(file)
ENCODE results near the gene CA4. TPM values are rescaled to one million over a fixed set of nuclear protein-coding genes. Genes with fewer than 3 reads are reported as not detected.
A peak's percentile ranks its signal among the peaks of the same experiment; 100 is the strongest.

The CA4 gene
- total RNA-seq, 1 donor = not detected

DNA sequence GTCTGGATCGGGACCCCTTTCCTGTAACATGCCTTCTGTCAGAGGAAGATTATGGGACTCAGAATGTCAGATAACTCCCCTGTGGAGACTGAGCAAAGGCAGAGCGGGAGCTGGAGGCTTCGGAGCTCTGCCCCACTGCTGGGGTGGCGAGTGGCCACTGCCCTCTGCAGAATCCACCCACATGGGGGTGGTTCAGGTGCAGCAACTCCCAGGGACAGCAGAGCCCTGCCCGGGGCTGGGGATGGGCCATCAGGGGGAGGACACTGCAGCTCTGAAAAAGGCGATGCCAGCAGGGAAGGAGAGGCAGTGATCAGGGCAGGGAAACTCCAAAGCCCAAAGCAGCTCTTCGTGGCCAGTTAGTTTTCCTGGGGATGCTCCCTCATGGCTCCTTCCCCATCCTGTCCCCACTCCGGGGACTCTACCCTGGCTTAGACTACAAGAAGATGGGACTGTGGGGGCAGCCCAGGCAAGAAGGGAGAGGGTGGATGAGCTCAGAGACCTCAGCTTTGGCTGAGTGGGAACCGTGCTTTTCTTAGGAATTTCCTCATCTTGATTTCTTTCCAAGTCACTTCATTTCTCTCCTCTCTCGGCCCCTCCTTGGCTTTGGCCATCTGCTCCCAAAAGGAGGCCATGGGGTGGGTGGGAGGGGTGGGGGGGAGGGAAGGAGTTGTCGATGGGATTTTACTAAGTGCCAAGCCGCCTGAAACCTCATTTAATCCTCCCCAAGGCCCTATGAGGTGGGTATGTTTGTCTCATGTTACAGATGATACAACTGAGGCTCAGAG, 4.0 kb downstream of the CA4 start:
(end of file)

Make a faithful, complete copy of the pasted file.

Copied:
ENCODE results near the gene CA4. TPM values are rescaled to one million over a fixed set of nuclear protein-coding genes. Genes with fewer than 3 reads are reported as not detected.
A peak's percentile ranks its signal among the peaks of the same experiment; 100 is the strongest.

The CA4 gene
- total RNA-seq, 1 donor = not detected

DNA sequence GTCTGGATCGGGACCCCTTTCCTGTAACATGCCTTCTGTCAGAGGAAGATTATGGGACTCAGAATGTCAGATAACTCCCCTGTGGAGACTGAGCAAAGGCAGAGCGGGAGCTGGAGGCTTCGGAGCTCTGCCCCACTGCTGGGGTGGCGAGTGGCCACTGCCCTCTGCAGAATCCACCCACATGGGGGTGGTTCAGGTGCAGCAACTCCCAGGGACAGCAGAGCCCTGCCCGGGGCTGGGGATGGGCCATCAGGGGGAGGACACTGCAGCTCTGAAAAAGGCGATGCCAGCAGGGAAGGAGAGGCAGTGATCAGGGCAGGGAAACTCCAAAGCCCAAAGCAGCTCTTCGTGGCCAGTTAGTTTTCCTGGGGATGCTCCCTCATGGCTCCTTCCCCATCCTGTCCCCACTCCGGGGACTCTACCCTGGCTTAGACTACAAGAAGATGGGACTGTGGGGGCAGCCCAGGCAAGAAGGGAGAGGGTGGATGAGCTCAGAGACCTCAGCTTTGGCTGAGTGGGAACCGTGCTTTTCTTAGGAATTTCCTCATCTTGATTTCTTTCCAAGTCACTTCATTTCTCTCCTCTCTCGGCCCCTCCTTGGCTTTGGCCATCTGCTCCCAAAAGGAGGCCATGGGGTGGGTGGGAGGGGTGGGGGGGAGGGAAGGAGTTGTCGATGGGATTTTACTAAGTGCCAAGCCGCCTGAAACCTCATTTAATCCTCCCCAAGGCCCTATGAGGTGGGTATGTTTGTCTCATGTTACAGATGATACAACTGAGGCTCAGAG, 4.0 kb downstream of the CA4 start: